How close can you get? How fast can you go?

Fractalicious! is both “intermedial” in that it blends various media co-relationally so that the media is mutually integral to the performance and “post-dramatic” insofar as it is non-text centered while at the same time text flows continuously forming a multidimensional affective infrastructure; it is presentational, ironic, sincere, and comedic, and features every design aspect working interdependently with comparable value. The performance combines five powerful components, a coalescing pastiche of characters, subject positions, performance modes, and digital technologies: 1) an actor plays a professor’s multiple co-existing sensibilities that cascade in a chaotic unraveling and reorganizing of a stylized, often parodic, lecture, 2) a dancer/actor plays multiple subjectivities and affects competing for the space of the professor for whom she is lover, sadist, and symbiotic (altogether they present several overlapping storylines), 3) a number of actors, opera singers, or others sonically punctuate and amplify the fracturings of consciousness and subjectivity as they breakdown and renew throughout the performance, 4) a number of fully-integrated, reflexive-expansive videos permuting extreme phenomena from neurochemical to astronomical, human to machinic, horrific to beautiful, and so on, comprise, complicate and enhance the landscape and 5) a DJ weaves symphonically various sonic lifelines, biorhythmically fusing audience with all performance elements.

The creative team for this production is comprised of an extraordinary ensemble of artists from various disciplines and nationalities, including visual and performing arts (Netherlands, USA), modern dance (Netherlands, USA, UK), opera (Austria), music video-making (USA), sonic arts (Czech Republic, Spain), and theater-making (Netherlands, USA). With Fractalicious! we adventure the depths of “intimacy” to explore the question: “How does speed, scale, and proximity influence value, desire, and feeling?” Instead of answering the question in a way that might be understood cognitively, we want to inspire the audience to experience/embody the answer or answers. Fractalicious! hopes to precipitate what could be called “pure affects” rather than an experience that the audience can process logically, reasonably, or pragmatically. It does this through extravagant execution of a series of performative disjunctive syntheses accomplished through the blending and multifaceted articulating of diverse media combined with metatheatrics as well as surprise turnabouts and fracturings of modal, narrative, and consciousness streams. Our intention is to create an unforgettable “unexperienceable experience” – one that is “unforgettable” and “unexperienceable” because it exceeds common approaches to “making sense” of a theater performance or any event. Rather than inviting the audience to process and comprehend cognitively using conventional methods and logics by which to distill interpretively an event, the idea is to ignite and fuel the audience’s embodiment “viscerallectrically” (viscerally, intellectually, and electrically with mounting intensity) and then, as the performance culminates exponentially, “fractalactically” (with meaning and subjectivity simultaneously exploding and coming together without resolve), the concepts and affects expressed through the performance event. Presto, boom, shazam: one goes fractalicious!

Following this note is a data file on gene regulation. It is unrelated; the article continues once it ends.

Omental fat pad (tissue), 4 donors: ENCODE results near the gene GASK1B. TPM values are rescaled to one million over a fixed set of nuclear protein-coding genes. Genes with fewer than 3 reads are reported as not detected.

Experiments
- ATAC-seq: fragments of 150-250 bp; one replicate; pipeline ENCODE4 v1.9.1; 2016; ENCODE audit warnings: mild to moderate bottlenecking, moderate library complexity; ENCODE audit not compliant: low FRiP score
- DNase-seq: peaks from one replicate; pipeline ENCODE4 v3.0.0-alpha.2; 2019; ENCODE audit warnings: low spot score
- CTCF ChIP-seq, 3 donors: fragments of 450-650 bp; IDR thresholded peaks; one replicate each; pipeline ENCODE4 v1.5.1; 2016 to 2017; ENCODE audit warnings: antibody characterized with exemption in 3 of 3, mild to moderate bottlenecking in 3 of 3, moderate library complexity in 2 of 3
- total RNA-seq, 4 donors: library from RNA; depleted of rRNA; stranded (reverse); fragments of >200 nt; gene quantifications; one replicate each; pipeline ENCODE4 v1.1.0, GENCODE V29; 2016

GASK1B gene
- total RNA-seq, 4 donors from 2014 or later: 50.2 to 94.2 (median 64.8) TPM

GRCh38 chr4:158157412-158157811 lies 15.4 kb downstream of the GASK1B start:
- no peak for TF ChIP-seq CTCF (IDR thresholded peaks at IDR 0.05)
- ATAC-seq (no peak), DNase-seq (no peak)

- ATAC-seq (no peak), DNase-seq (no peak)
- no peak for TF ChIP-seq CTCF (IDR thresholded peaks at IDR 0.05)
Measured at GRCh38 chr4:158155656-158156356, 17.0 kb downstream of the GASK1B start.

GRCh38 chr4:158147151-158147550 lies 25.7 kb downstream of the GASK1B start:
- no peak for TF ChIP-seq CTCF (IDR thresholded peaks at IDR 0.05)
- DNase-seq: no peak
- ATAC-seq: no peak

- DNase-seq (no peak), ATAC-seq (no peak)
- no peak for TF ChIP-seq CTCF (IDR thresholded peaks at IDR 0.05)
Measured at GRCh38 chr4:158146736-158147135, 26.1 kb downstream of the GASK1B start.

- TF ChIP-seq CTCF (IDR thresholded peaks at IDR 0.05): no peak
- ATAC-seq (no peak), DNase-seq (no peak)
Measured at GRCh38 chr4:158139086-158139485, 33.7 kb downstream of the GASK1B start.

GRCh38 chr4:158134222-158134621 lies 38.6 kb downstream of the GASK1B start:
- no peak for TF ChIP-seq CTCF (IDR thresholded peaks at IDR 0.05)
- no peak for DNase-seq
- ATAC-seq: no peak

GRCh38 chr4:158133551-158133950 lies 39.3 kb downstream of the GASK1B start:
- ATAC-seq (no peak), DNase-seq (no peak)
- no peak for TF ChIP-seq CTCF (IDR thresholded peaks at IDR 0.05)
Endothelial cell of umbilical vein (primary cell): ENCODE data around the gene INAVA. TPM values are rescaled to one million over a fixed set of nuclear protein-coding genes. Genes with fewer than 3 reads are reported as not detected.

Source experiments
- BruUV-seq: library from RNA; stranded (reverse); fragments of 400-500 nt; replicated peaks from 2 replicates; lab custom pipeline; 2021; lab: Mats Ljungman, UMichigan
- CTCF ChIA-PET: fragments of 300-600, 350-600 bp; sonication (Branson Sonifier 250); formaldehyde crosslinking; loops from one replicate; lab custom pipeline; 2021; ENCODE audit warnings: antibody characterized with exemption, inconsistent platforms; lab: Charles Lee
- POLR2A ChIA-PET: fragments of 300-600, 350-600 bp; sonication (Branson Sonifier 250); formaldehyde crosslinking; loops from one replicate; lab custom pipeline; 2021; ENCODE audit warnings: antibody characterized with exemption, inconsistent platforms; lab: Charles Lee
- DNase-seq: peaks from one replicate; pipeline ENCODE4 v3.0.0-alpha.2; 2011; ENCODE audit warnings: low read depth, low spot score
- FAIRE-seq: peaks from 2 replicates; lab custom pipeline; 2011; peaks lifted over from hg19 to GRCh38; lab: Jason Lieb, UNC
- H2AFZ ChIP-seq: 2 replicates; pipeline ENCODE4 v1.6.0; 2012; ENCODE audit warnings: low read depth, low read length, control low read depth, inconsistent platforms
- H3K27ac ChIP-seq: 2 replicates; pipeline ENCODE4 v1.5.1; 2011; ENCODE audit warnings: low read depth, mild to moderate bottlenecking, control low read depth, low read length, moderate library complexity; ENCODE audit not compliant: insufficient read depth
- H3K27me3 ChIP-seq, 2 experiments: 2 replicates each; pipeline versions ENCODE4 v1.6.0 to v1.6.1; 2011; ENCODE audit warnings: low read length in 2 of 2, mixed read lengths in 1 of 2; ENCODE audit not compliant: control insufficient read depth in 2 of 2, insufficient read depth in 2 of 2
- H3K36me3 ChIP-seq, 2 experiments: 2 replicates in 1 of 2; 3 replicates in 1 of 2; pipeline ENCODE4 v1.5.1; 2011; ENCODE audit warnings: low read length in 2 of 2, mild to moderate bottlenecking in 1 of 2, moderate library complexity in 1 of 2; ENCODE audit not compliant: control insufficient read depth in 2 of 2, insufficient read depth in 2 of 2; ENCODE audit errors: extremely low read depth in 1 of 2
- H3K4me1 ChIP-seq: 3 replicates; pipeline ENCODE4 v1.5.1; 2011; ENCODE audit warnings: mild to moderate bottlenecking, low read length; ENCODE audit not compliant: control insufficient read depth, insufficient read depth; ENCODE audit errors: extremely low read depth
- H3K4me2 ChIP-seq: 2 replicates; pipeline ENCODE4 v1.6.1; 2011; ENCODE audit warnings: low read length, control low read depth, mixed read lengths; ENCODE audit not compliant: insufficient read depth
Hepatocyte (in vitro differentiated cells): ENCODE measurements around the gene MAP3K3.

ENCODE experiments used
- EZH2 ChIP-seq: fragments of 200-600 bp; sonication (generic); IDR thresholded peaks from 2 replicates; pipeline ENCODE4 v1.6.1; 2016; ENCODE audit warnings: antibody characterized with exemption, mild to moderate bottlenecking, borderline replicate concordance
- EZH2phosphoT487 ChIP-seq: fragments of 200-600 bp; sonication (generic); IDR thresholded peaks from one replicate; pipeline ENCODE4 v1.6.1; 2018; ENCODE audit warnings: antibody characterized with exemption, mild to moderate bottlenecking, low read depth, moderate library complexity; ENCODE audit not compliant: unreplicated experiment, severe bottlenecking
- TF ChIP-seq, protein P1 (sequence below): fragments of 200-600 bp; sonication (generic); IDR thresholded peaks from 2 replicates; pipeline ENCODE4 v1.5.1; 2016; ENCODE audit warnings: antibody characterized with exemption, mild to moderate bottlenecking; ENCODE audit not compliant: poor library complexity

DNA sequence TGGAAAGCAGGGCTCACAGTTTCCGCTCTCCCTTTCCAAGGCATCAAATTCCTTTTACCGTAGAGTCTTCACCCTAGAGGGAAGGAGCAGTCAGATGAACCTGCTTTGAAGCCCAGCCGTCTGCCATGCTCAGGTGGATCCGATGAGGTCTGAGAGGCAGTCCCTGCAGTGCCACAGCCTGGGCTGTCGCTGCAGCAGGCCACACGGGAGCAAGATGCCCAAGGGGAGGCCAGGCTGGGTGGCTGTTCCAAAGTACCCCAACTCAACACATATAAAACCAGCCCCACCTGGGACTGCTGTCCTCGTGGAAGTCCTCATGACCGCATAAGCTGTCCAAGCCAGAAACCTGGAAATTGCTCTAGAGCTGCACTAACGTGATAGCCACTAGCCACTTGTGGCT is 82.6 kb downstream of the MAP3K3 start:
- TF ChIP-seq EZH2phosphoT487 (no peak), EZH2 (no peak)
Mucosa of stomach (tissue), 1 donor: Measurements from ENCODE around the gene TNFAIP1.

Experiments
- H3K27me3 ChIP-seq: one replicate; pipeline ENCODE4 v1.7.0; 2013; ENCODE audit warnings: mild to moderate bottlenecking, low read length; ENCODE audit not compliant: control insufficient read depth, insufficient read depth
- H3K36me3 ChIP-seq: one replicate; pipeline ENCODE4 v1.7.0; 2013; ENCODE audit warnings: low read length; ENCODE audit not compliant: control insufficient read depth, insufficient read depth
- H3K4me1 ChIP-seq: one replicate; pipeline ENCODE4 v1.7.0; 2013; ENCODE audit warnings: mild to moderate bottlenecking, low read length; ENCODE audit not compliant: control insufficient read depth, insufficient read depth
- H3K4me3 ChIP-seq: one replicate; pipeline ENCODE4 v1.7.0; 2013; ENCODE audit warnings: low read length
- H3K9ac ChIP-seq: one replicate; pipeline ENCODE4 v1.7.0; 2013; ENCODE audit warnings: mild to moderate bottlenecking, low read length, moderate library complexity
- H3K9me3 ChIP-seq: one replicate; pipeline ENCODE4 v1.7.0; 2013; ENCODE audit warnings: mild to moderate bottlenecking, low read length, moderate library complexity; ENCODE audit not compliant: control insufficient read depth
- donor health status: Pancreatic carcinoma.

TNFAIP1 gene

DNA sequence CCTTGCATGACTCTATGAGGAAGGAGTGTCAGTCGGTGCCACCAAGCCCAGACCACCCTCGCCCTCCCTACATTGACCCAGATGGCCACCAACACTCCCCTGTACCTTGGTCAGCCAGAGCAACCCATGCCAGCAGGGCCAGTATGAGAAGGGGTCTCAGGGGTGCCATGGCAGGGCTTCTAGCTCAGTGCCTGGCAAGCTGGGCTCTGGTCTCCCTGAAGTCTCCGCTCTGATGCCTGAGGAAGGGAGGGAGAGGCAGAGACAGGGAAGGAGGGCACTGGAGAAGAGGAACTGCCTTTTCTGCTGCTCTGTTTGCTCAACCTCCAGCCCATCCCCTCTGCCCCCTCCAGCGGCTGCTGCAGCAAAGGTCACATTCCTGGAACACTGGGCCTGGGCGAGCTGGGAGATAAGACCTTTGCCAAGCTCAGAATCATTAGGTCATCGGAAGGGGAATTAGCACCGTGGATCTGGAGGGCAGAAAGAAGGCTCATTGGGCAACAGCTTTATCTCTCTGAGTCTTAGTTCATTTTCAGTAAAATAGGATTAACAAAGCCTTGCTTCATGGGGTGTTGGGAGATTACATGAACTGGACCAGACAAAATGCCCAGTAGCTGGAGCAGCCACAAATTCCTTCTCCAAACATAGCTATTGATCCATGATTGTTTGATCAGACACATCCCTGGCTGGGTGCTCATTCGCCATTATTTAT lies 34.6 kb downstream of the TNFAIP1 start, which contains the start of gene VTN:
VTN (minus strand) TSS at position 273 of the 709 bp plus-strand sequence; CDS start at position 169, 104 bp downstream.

The performance is 65 minutes.

“Bryan Reynolds Gets Close in Transversal Theater Company’s Fractalicious!” in TheatreForum 42 (2012).

Transversal Theater is grateful to many people and institutions for supporting this project, including the Amsterdam School of Cultural Analysis (Asli Ozgen-Tuncer, Birkan Tas, Blandine Joret, Margaret Tali, Pedram Dibazar), Rick Dolphijn, Henk Danner, Wouter Helmond, Robin Bermond, Maaike Bleeker, Bart Dieho, Maarten Diederix, Rich Hinam, Maarten Kip, Keith Bangs, Toby Weiner, Matthew Jackson, Marshal Kesler, Michael Francis, Eric Steggall, Janice Bisgaard, Michael Hill, Ned Jacobson, Joe Lewis, Samantha Younghans-Haug, David Familian, John Crawford, the UCI eMedia Studio California Institute for Telecommunications & Information Technology (Calit2), ITDP (Institute for Exploration in Theatre, Dance and Performance), and The Beall Center for Art + Technology.

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